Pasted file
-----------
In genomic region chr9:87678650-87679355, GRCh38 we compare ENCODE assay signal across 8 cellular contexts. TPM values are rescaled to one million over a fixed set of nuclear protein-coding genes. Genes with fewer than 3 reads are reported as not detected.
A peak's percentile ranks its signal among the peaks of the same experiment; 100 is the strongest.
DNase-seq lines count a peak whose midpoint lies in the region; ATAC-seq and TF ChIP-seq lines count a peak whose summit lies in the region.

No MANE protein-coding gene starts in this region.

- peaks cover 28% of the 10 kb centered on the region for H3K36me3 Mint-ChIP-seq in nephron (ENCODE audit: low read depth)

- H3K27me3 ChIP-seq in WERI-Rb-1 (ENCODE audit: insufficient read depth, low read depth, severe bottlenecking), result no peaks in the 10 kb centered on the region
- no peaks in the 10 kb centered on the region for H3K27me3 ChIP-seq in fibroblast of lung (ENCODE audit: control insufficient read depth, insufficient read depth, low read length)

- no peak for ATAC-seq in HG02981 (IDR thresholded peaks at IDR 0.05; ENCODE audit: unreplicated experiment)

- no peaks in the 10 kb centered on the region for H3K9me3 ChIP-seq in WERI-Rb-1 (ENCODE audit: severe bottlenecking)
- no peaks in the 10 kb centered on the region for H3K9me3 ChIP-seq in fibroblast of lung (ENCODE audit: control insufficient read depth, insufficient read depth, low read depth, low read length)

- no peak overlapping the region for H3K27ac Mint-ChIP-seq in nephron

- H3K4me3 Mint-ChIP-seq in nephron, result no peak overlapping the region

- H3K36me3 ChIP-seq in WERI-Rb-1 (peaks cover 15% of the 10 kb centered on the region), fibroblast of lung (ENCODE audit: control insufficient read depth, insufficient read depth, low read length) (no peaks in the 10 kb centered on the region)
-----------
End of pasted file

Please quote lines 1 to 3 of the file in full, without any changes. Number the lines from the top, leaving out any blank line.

In genomic region chr9:87678650-87679355, GRCh38 we compare ENCODE assay signal across 8 cellular contexts. TPM values are rescaled to one million over a fixed set of nuclear protein-coding genes. Genes with fewer than 3 reads are reported as not detected.
A peak's percentile ranks its signal among the peaks of the same experiment; 100 is the strongest.
DNase-seq lines count a peak whose midpoint lies in the region; ATAC-seq and TF ChIP-seq lines count a peak whose summit lies in the region.